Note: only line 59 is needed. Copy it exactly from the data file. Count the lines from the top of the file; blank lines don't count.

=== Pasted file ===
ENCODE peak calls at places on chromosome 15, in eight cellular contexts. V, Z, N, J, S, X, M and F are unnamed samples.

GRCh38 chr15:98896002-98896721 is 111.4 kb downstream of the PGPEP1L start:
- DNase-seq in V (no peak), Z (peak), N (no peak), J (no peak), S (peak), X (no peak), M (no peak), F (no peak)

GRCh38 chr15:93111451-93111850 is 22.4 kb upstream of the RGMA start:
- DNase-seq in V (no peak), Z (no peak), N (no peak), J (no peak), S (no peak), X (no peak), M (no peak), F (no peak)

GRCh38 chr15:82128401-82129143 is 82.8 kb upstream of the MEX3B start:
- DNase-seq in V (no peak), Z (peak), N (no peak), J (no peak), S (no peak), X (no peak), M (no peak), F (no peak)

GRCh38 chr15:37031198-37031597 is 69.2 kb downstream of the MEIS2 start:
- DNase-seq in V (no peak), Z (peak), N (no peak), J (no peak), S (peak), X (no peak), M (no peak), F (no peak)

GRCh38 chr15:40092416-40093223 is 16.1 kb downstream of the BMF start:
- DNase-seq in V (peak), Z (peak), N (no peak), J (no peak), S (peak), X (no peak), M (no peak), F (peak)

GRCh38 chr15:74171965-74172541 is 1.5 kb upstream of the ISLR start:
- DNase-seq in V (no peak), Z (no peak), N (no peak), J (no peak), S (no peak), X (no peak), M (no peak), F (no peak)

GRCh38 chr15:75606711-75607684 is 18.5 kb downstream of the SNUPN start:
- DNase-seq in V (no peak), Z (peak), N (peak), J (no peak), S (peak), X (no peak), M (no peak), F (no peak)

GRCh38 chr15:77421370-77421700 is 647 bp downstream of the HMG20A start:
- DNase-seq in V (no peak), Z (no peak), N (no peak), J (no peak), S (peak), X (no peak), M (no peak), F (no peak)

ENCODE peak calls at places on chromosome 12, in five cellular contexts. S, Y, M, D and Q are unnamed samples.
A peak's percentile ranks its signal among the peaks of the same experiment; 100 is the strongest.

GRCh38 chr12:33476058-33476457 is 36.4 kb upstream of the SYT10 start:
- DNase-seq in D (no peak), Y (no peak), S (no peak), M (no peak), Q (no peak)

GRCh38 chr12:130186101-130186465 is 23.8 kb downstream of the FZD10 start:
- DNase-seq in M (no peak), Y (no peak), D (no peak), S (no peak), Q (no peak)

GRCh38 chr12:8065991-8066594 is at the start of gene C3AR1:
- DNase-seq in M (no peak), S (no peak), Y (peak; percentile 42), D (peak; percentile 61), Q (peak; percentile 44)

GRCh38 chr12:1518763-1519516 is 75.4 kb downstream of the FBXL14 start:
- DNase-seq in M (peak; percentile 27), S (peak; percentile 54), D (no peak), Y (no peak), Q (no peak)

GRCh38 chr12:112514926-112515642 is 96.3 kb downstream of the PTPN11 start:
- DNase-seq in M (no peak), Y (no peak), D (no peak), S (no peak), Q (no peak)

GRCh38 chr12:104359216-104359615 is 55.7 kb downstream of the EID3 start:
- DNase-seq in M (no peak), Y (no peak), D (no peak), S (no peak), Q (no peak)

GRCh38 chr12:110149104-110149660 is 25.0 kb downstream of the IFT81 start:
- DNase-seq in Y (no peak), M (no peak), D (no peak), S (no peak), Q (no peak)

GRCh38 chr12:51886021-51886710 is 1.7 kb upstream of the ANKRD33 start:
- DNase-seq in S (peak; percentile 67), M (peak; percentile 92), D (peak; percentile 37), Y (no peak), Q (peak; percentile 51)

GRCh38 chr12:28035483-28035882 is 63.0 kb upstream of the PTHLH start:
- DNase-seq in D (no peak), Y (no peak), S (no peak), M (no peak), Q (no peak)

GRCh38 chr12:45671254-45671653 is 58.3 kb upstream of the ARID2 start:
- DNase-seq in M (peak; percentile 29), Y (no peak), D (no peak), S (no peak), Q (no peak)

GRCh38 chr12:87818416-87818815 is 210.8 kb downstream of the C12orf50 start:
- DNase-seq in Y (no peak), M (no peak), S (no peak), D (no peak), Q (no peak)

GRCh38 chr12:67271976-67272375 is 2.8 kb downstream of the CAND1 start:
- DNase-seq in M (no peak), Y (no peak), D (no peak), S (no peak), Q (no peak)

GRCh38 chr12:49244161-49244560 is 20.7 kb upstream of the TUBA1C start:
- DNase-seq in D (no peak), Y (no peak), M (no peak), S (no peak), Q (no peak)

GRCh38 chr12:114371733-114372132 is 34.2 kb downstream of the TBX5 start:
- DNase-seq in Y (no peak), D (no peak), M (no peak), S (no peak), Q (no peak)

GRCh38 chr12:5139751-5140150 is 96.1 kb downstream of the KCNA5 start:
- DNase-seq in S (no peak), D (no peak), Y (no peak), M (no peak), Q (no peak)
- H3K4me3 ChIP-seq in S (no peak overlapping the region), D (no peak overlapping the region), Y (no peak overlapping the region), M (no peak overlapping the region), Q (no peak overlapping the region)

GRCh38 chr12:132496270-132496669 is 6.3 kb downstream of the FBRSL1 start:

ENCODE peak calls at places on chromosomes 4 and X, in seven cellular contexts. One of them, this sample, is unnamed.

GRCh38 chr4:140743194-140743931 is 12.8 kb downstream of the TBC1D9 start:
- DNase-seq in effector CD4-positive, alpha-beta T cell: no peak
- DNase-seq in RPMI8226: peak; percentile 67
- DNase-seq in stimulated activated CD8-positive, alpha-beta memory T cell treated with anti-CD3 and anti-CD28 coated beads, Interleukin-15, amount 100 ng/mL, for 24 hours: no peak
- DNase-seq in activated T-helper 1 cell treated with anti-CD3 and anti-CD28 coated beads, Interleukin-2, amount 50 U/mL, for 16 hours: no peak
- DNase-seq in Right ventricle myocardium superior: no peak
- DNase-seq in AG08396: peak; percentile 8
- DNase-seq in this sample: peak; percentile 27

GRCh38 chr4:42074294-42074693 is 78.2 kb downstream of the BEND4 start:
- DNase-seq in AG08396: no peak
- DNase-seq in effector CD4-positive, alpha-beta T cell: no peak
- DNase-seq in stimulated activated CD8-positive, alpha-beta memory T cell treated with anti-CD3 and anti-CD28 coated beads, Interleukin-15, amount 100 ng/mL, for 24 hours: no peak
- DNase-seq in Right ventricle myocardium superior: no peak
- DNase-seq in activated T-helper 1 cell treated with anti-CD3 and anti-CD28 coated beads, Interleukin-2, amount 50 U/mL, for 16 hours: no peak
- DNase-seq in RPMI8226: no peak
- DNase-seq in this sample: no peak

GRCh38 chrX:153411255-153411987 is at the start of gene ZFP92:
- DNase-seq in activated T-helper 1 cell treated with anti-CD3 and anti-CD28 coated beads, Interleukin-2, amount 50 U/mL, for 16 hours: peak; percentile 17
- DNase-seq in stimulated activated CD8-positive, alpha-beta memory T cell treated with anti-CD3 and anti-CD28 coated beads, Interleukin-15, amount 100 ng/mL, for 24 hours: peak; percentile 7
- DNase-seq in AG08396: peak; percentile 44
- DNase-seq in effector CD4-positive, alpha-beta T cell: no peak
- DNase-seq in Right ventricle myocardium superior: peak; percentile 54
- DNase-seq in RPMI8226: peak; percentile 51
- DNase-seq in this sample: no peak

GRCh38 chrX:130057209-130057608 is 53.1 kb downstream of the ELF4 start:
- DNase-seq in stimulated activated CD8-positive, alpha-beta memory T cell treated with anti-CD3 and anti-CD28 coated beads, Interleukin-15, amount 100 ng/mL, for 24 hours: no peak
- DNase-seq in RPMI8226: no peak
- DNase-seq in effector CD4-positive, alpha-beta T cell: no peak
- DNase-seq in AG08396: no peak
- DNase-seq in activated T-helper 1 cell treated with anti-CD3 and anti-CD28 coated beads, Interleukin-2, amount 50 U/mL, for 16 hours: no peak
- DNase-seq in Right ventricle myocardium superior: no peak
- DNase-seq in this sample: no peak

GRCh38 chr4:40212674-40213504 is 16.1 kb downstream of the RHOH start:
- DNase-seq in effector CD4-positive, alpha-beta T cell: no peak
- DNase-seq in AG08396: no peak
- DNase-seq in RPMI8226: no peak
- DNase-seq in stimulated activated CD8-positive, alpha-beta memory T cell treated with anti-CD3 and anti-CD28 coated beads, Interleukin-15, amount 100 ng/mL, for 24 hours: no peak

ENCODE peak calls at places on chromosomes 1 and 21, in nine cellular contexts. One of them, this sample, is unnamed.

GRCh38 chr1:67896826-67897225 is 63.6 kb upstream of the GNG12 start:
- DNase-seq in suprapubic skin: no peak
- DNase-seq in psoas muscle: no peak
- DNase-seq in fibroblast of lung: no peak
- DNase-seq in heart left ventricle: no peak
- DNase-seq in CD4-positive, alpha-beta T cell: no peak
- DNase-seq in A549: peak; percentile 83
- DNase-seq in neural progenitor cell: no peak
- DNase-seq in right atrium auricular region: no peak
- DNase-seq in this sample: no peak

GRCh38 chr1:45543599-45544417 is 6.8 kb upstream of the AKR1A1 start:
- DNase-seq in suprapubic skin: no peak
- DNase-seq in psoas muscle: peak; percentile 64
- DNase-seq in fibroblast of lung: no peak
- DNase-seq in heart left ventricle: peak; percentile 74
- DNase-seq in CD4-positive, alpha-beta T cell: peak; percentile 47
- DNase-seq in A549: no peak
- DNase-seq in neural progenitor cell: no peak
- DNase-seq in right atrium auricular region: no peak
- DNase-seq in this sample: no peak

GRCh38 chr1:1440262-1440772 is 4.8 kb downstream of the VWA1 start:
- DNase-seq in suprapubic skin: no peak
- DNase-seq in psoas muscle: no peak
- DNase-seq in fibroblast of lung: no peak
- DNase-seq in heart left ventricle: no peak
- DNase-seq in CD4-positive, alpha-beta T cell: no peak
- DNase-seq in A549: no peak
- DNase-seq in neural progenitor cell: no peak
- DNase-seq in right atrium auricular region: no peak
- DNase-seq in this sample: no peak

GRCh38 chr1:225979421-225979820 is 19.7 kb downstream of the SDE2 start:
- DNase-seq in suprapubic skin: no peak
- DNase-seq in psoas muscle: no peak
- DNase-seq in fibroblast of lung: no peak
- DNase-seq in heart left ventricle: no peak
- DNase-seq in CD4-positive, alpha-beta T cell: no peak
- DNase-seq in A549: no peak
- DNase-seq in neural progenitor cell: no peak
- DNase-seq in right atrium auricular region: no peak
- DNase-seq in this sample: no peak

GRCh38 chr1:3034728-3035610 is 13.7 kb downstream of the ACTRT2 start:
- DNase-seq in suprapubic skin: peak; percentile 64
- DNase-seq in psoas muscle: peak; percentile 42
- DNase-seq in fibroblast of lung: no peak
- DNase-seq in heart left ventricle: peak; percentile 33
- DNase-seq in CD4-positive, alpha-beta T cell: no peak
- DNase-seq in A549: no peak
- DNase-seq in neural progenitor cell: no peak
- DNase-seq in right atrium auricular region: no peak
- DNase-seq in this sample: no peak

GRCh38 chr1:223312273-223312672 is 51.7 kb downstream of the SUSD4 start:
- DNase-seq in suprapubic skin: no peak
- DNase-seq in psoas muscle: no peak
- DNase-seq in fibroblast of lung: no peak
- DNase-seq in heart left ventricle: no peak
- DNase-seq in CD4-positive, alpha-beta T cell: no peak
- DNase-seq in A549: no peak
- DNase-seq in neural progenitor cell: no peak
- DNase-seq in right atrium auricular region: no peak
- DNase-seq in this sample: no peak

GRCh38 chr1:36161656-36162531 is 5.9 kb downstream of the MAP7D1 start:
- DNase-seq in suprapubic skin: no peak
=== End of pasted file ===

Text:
- DNase-seq in AG08396: peak; percentile 8